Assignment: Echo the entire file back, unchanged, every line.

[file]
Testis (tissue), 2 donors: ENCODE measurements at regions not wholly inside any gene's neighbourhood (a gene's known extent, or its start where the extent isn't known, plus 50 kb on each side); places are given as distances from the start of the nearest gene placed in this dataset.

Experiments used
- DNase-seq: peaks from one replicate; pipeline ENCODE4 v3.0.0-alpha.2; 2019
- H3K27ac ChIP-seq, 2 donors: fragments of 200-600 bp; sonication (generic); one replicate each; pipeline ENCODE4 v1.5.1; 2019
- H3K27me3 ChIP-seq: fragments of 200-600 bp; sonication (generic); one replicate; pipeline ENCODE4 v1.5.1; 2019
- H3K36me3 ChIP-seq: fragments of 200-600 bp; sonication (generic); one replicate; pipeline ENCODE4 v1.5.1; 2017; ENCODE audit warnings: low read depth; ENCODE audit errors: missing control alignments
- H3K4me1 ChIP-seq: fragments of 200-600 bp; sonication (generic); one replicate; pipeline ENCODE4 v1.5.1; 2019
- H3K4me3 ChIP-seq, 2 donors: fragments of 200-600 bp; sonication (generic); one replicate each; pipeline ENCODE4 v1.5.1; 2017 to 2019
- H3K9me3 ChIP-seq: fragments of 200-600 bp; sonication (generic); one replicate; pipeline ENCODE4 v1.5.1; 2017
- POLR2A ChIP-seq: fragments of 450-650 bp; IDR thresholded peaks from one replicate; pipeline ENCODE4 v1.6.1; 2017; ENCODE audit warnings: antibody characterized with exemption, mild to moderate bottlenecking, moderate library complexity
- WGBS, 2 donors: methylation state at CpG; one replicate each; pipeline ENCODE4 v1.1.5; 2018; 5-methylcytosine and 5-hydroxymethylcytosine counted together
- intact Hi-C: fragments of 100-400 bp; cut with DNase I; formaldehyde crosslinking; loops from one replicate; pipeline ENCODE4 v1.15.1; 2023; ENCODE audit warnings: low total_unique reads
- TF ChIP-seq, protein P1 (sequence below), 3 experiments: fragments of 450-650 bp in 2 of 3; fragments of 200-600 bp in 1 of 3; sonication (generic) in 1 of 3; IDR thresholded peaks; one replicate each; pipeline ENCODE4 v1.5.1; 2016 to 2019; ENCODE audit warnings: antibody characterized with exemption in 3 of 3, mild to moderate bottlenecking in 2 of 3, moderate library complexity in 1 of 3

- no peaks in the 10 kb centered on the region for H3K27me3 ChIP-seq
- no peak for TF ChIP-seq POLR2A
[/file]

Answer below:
Testis (tissue), 2 donors: ENCODE measurements at regions not wholly inside any gene's neighbourhood (a gene's known extent, or its start where the extent isn't known, plus 50 kb on each side); places are given as distances from the start of the nearest gene placed in this dataset.

Experiments used
- DNase-seq: peaks from one replicate; pipeline ENCODE4 v3.0.0-alpha.2; 2019
- H3K27ac ChIP-seq, 2 donors: fragments of 200-600 bp; sonication (generic); one replicate each; pipeline ENCODE4 v1.5.1; 2019
- H3K27me3 ChIP-seq: fragments of 200-600 bp; sonication (generic); one replicate; pipeline ENCODE4 v1.5.1; 2019
- H3K36me3 ChIP-seq: fragments of 200-600 bp; sonication (generic); one replicate; pipeline ENCODE4 v1.5.1; 2017; ENCODE audit warnings: low read depth; ENCODE audit errors: missing control alignments
- H3K4me1 ChIP-seq: fragments of 200-600 bp; sonication (generic); one replicate; pipeline ENCODE4 v1.5.1; 2019
- H3K4me3 ChIP-seq, 2 donors: fragments of 200-600 bp; sonication (generic); one replicate each; pipeline ENCODE4 v1.5.1; 2017 to 2019
- H3K9me3 ChIP-seq: fragments of 200-600 bp; sonication (generic); one replicate; pipeline ENCODE4 v1.5.1; 2017
- POLR2A ChIP-seq: fragments of 450-650 bp; IDR thresholded peaks from one replicate; pipeline ENCODE4 v1.6.1; 2017; ENCODE audit warnings: antibody characterized with exemption, mild to moderate bottlenecking, moderate library complexity
- WGBS, 2 donors: methylation state at CpG; one replicate each; pipeline ENCODE4 v1.1.5; 2018; 5-methylcytosine and 5-hydroxymethylcytosine counted together
- intact Hi-C: fragments of 100-400 bp; cut with DNase I; formaldehyde crosslinking; loops from one replicate; pipeline ENCODE4 v1.15.1; 2023; ENCODE audit warnings: low total_unique reads
- TF ChIP-seq, protein P1 (sequence below), 3 experiments: fragments of 450-650 bp in 2 of 3; fragments of 200-600 bp in 1 of 3; sonication (generic) in 1 of 3; IDR thresholded peaks; one replicate each; pipeline ENCODE4 v1.5.1; 2016 to 2019; ENCODE audit warnings: antibody characterized with exemption in 3 of 3, mild to moderate bottlenecking in 2 of 3, moderate library complexity in 1 of 3

- no peaks in the 10 kb centered on the region for H3K27me3 ChIP-seq
- no peak for TF ChIP-seq POLR2A